After a couple of drinks, some people start feeling symptoms similar to an attack of vegetovascular dystonia, an allergic reaction, or other ailments. They usually don’t realize that these unpleasant effects are caused by the alcohol.
Below you’ll find the common signs of ethanol intolerance, which can easily be confused with the symptoms of other diseases.
Those with high arterial pressure often suffer from throbbing pain in the temples, tinnitus, and dizziness. However, if the pressure decreases, then the symptoms can be a loss of vision, dizziness, and lethargy.
We’re used to accepting symptoms such as a blocked nose, sneezing, and being short of breath as those of a common cold, but these symptoms might be the result of alcohol intolerance. There are a huge number of capillaries in the nasal mucosa and when they’re exposed to ethanol, edema develops on them, making it difficult to breathe, causing a sense of nasal congestion.
When alcohol enters the body, the ethanol provokes intoxication which causes a person to become dehydrated, leading to excretory system failure. As a result, excess fluid accumulates in the tissues, causing swelling.
Nausea and vomiting won’t come as a surprise if you overdo it with cocktails and shots, but for those with alcohol intolerance, these symptoms might appear even after a small amount of alcohol.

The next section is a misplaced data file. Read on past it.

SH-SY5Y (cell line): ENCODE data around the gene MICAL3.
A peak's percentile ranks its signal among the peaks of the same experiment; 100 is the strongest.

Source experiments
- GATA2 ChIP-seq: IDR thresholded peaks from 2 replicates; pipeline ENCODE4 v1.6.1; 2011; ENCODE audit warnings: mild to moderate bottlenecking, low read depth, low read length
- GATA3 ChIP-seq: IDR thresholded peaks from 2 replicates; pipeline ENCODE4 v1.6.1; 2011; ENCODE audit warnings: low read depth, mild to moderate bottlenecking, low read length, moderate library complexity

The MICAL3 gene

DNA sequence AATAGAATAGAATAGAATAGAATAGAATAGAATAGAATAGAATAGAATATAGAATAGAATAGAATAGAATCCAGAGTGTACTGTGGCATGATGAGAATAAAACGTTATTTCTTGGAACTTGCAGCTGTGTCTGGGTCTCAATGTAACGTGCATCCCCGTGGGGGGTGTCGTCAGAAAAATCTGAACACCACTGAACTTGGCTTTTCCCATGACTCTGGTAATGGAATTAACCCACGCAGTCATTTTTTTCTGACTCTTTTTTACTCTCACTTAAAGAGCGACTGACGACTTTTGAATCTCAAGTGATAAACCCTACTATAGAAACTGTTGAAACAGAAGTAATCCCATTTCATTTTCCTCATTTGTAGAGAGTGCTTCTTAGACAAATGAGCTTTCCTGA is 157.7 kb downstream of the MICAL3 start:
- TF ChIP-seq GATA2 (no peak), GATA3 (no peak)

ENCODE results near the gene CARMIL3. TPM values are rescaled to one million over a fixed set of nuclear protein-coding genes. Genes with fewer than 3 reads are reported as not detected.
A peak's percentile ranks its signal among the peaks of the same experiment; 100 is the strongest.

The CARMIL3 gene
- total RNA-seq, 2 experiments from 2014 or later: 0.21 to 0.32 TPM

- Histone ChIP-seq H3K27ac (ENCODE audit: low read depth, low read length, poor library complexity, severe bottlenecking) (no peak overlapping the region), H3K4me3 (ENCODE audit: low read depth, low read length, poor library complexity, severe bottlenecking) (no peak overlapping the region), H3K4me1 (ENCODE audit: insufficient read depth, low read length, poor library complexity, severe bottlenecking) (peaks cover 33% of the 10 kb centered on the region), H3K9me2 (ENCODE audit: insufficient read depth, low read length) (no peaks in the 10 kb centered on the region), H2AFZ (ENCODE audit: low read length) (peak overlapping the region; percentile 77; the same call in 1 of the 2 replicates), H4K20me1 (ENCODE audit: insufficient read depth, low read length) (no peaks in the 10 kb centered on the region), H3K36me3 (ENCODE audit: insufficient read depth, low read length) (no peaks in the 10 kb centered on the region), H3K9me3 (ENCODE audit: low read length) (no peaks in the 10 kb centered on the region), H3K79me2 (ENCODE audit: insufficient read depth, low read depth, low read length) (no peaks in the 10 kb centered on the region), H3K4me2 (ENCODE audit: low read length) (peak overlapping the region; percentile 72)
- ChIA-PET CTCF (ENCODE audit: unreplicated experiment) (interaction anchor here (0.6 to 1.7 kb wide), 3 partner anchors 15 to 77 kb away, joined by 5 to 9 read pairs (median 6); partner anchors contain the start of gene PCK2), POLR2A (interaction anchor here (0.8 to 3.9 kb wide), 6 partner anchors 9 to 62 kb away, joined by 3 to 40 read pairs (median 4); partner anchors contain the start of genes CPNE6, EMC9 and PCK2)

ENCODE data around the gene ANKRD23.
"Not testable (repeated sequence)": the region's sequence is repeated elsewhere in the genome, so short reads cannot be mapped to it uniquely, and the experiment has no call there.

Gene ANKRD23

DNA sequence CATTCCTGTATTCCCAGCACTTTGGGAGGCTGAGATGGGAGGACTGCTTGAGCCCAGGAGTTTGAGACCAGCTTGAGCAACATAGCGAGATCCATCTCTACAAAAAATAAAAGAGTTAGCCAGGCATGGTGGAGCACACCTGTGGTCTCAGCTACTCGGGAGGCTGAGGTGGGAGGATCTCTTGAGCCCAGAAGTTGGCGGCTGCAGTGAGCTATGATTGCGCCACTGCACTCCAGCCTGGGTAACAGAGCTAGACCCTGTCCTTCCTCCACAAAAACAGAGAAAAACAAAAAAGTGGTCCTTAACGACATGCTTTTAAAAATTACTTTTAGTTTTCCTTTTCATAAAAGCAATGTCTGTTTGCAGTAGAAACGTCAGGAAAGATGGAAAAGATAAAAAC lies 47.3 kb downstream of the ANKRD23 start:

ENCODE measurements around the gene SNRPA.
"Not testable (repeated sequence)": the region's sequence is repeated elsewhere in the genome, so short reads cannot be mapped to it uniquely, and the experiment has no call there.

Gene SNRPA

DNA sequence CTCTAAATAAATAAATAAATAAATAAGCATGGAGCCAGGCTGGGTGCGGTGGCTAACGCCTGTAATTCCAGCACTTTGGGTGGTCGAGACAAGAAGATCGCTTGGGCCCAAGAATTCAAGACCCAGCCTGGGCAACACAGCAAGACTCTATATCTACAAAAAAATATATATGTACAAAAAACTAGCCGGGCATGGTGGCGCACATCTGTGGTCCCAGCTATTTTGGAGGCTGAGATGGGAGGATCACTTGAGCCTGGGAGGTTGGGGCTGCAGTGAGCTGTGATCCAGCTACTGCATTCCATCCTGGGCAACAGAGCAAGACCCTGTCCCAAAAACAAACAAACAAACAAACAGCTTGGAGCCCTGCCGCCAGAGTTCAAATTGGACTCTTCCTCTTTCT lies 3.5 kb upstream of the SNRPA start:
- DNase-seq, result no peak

Diarrhea can strike at the most inopportune time, and most people write it off as being caused by low-quality food or a stomach bug. However, this isn’t always the case. If you notice that this happens to you after you drink a little bit of alcohol, it might be that you have an intolerance to it.
Reddening of the skin on one’s face and body is an extremely common sign of alcohol intolerance. Some people even have small blisters that look like hives, which is why it’s often confused with an allergic reaction. First, the spots appear on the face and then they can be found on the body. This occurs unevenly: they are located chaotically and resemble a rash. This is why alcohol intolerance is often called the Alcohol Flush Reaction.
This symptom is commonly attributed to colds or cases of food poisoning, but the body temperature can also rise due to alcohol intolerance.